An astonishing article by climate scientist, Dr Patrick Brown, gives an extraordinary insight into how researchers might be persuaded to leave out “the full truth” about climate change in order to get their work published in prestigious peer-reviewed journals.
Brown, who is co-director of the climate and energy team at The Breakthrough Institute, Berkeley, published a paper last week in the prestigious scientific journal, Nature, on changes in extreme wildfire behavior under the influence of climate change.
As he notes: “Because Nature is one of the world’s most prestigious and visible scientific journals, getting published there is highly competitive, and it can significantly advance a researcher’s career.”
But he reveals that he “left out the full truth to get my climate change paper published” – claiming that his research was published in Nature “because I stuck to a narrative I knew the editors would like”.
“That’s not the way science should work,” he rightly points out.
Brown, who is also a lecturer at Johns Hopkins University, says that the press focuses “intently” on climate change being the root cause of wildfires, but he pointed out research that said 80 percent of wildfires are ignited by humans.
However, he says, deviating from the mainstream narrative would likely mean research would not be published – a risk scientists don’t want to take.
“I am very proud of this research overall. But I want to talk about how molding research presentations for high-profile journals can reduce its usefulness & actually mislead the public,” he tweeted.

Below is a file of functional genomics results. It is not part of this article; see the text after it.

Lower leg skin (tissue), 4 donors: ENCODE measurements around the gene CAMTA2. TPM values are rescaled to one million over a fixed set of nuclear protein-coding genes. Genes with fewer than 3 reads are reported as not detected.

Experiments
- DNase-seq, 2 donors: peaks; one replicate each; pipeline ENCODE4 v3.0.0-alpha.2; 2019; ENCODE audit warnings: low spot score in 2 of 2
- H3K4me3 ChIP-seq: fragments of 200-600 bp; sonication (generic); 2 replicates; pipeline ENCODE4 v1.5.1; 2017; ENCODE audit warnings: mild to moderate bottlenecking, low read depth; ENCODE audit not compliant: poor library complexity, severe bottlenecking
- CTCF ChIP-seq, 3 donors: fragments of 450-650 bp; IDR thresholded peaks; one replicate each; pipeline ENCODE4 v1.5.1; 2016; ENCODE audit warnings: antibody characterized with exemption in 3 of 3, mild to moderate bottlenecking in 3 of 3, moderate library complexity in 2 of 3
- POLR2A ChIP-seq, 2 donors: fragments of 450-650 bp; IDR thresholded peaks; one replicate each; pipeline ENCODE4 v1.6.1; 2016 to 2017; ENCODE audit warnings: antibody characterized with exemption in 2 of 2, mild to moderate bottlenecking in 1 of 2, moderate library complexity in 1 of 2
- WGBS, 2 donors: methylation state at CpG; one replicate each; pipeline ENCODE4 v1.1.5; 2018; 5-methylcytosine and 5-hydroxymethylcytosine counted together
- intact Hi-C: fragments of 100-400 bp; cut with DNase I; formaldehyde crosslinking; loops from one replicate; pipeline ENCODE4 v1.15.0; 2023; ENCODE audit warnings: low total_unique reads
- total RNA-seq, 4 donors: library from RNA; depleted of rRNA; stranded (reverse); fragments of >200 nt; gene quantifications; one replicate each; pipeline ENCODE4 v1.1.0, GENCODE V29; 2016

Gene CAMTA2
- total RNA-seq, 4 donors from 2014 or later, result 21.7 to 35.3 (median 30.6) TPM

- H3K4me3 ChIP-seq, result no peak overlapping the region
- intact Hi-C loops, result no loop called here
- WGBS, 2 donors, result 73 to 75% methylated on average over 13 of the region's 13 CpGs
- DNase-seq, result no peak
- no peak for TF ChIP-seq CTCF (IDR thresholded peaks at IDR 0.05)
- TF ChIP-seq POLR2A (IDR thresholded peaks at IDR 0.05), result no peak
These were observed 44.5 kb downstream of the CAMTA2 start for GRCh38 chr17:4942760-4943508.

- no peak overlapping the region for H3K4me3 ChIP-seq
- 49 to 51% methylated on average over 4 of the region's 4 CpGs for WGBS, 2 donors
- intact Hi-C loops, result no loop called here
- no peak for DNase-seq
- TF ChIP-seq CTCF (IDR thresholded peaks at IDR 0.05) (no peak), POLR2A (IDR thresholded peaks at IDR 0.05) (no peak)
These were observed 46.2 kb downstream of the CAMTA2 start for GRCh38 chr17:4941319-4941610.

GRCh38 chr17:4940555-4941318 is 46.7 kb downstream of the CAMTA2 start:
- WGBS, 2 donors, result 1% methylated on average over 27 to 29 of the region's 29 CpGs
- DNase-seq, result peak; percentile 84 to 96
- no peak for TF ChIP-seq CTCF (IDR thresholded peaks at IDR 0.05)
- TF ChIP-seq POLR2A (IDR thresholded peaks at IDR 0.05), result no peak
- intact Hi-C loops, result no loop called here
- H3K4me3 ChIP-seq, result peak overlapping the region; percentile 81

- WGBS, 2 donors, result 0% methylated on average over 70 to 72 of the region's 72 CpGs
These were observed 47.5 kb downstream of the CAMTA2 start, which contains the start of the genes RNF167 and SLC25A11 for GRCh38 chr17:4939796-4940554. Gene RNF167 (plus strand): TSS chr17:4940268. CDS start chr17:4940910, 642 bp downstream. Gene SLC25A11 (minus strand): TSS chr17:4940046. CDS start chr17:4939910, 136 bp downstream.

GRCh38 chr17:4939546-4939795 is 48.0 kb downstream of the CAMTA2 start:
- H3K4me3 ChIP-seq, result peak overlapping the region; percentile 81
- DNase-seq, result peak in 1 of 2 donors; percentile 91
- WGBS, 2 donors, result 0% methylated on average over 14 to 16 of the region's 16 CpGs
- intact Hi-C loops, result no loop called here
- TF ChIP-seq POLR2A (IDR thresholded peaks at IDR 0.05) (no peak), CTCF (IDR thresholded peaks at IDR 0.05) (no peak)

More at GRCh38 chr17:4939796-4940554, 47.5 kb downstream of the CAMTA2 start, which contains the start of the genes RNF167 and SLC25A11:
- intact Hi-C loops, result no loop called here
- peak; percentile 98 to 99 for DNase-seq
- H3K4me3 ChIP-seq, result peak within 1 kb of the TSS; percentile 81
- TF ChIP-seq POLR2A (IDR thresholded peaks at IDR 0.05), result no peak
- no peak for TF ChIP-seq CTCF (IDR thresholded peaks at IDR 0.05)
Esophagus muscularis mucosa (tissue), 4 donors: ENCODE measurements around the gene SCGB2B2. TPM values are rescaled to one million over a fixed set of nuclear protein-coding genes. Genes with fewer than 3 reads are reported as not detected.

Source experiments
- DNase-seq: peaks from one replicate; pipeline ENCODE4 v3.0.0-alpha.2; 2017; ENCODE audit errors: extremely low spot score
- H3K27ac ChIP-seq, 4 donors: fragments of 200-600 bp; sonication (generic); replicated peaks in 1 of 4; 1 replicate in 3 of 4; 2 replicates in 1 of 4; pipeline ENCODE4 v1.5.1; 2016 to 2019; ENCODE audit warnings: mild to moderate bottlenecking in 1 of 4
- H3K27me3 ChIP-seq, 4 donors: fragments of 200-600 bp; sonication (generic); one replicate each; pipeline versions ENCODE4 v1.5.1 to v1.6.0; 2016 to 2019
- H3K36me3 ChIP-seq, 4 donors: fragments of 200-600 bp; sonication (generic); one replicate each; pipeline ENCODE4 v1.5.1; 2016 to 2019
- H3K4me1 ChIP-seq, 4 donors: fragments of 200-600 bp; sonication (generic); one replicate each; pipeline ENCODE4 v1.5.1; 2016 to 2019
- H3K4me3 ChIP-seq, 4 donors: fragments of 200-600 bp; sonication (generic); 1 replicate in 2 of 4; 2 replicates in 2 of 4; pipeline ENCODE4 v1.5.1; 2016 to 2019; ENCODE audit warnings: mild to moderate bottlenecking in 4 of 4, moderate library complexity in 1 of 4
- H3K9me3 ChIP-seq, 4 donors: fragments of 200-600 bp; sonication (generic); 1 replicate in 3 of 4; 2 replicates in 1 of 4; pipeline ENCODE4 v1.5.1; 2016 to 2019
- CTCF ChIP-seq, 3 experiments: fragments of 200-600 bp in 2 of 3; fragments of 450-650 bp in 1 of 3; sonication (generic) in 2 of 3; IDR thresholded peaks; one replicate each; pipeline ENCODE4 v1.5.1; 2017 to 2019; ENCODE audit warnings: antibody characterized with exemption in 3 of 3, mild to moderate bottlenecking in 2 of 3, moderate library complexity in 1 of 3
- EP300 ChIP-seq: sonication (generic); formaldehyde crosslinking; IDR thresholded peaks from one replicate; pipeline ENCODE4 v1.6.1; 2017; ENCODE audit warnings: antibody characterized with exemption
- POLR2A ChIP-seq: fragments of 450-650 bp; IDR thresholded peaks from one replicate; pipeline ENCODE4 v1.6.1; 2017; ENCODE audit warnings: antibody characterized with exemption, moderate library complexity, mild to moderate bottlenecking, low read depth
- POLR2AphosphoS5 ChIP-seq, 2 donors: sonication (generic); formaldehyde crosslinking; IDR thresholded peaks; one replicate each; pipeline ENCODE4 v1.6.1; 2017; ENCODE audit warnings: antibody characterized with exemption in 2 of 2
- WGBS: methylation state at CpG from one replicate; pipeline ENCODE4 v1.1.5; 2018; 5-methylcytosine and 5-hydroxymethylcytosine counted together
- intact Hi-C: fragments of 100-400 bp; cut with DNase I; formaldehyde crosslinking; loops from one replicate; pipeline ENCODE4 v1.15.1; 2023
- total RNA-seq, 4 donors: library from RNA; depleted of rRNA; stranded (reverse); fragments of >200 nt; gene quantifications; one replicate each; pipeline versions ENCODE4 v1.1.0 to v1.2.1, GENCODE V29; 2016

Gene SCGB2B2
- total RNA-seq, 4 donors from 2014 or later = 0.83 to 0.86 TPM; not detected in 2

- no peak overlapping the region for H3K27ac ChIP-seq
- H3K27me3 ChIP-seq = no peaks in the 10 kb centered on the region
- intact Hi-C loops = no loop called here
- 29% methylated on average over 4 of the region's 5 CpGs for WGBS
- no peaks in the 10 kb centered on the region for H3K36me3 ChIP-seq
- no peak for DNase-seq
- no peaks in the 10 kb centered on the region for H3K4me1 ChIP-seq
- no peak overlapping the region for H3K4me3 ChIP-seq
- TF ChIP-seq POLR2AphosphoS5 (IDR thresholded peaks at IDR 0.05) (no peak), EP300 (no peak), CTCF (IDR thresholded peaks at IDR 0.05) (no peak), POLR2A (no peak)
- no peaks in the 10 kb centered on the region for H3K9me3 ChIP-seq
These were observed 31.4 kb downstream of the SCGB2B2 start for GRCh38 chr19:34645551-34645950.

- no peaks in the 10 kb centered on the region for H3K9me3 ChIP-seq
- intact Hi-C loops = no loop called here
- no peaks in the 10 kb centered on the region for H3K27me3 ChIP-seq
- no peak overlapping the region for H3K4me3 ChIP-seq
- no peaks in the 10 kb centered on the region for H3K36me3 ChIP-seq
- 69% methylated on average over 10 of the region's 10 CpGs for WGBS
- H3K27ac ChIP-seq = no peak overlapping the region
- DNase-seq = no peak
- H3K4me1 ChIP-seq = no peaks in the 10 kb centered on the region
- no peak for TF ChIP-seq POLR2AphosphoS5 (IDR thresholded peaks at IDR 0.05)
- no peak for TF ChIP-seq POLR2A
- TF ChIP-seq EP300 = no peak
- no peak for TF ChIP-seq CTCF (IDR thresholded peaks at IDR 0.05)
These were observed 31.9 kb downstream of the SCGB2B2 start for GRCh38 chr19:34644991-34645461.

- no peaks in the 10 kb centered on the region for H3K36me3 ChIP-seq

Brown wrote more about his decision in the Free Press:
The first thing the astute climate researcher knows is that his or her work should support the mainstream narrative—namely, that the effects of climate change are both pervasive and catastrophic and that the primary way to deal with them is not by employing practical adaptation measures like stronger, more resilient infrastructure, better zoning and building codes, more air conditioning—or in the case of wildfires, better forest management or undergrounding power lines—but through policies like the Inflation Reduction Act, aimed at reducing greenhouse gas emissions.
So in my recent Nature paper, which I authored with seven others, I focused narrowly on the influence of climate change on extreme wildfire behavior. Make no mistake: that influence is very real. But there are also other factors that can be just as or more important, such as poor forest management and the increasing number of people who start wildfires either accidentally or purposely. (A startling fact: over 80 percent of wildfires in the US are ignited by humans.)